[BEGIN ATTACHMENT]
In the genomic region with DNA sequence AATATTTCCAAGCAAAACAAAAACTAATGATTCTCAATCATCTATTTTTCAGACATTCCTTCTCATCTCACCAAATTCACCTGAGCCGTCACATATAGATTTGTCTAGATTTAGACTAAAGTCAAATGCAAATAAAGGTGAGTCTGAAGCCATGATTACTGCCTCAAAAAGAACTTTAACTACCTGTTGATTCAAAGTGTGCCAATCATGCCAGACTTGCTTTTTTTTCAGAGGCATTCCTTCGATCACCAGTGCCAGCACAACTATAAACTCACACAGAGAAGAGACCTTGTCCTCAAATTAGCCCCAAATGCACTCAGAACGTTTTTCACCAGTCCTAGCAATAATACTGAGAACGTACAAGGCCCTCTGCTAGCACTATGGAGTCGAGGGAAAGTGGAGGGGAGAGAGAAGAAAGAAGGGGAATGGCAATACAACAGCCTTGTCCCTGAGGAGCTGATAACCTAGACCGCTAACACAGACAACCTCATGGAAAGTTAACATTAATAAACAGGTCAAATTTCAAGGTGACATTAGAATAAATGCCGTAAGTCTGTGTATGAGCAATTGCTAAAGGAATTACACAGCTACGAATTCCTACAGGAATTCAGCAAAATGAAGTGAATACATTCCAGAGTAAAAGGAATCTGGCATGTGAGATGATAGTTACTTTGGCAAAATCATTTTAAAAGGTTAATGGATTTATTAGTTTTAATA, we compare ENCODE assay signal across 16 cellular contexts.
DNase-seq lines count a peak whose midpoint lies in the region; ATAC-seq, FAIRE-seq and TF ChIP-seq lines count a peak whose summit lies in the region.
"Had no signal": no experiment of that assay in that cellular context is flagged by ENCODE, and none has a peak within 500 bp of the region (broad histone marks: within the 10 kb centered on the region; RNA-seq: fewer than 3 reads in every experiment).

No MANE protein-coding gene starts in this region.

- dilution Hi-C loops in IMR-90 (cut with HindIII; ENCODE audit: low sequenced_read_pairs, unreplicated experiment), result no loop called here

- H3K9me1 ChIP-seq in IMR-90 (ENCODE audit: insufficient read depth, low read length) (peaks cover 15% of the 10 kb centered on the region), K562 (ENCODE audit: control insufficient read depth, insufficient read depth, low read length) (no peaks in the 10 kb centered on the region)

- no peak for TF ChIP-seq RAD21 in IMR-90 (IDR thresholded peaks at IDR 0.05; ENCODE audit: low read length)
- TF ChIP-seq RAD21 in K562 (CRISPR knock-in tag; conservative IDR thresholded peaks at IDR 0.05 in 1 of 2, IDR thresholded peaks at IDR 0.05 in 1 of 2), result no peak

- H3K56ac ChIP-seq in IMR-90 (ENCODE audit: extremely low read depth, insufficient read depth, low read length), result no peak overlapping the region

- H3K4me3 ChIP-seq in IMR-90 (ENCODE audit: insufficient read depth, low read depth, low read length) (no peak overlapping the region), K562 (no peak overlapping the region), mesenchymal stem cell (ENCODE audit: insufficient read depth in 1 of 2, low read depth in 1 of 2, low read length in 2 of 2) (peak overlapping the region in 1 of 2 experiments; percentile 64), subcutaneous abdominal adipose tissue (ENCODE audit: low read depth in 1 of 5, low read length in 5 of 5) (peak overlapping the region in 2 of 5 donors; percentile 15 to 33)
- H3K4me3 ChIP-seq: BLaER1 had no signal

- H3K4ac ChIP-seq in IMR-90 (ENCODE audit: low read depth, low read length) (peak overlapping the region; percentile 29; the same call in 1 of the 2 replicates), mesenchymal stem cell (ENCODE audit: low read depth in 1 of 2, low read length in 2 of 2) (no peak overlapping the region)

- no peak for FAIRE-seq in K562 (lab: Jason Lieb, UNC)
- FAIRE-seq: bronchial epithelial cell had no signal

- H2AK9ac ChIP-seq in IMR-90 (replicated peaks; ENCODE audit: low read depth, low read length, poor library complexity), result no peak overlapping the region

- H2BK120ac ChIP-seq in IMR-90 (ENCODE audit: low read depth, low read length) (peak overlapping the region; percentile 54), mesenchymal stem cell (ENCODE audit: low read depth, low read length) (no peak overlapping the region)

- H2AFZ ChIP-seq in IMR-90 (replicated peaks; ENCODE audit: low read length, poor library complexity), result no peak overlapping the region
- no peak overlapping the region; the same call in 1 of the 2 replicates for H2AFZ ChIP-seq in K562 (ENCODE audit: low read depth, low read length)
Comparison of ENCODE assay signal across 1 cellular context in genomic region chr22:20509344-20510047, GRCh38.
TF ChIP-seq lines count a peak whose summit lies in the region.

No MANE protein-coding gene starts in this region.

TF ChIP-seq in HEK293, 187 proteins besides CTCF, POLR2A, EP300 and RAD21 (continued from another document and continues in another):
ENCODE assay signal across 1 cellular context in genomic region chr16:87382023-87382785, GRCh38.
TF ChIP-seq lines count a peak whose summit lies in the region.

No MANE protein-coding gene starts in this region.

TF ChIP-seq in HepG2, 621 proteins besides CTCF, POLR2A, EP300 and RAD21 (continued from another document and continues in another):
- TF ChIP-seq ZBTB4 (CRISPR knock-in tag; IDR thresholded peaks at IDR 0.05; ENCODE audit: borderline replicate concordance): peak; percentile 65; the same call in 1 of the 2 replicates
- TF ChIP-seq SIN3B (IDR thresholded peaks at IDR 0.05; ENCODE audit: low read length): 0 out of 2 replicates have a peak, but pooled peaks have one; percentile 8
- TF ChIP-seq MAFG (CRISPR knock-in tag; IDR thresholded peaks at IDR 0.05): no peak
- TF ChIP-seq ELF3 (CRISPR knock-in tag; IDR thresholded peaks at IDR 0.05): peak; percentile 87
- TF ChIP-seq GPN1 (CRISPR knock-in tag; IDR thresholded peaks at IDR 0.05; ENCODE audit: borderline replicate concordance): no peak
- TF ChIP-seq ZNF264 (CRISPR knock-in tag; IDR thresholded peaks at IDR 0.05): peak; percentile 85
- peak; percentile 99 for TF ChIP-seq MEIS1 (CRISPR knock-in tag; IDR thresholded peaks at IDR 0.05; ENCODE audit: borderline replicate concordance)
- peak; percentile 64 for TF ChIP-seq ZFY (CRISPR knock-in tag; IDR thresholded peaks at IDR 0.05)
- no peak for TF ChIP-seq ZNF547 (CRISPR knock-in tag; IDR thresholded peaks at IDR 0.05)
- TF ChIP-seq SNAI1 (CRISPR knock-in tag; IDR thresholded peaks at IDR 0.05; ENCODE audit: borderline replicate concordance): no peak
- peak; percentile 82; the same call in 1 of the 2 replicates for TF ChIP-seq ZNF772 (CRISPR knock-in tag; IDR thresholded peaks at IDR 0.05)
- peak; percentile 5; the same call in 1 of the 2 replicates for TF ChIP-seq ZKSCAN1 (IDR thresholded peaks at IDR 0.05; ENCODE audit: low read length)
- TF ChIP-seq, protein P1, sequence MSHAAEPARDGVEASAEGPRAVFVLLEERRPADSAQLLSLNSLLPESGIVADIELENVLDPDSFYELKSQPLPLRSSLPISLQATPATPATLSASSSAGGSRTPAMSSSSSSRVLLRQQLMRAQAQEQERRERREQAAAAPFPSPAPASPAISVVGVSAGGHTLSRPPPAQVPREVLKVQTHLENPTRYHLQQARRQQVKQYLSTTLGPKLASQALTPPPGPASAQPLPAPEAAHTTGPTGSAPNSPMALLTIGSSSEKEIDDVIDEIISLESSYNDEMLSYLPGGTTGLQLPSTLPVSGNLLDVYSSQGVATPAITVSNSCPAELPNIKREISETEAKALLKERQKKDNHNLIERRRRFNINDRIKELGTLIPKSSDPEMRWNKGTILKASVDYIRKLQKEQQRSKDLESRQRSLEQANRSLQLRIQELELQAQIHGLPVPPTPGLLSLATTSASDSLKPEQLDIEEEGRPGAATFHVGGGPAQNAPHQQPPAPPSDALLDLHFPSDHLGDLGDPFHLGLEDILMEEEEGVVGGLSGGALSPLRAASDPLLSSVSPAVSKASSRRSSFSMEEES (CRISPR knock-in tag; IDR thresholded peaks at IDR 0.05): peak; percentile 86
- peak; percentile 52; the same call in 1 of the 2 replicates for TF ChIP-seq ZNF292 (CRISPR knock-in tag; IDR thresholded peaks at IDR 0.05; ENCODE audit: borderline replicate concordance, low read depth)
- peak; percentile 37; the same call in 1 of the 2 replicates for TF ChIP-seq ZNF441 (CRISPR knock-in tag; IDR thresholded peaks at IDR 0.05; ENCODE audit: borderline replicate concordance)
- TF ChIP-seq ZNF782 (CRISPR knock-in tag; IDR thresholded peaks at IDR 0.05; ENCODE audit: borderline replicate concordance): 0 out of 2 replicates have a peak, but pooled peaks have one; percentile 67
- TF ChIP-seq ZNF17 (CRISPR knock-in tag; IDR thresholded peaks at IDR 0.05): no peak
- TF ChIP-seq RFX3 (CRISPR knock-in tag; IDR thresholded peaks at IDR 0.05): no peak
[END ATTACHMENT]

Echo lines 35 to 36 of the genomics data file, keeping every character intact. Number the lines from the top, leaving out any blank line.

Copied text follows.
- no peak for TF ChIP-seq ZNF547 (CRISPR knock-in tag; IDR thresholded peaks at IDR 0.05)
- TF ChIP-seq SNAI1 (CRISPR knock-in tag; IDR thresholded peaks at IDR 0.05; ENCODE audit: borderline replicate concordance): no peak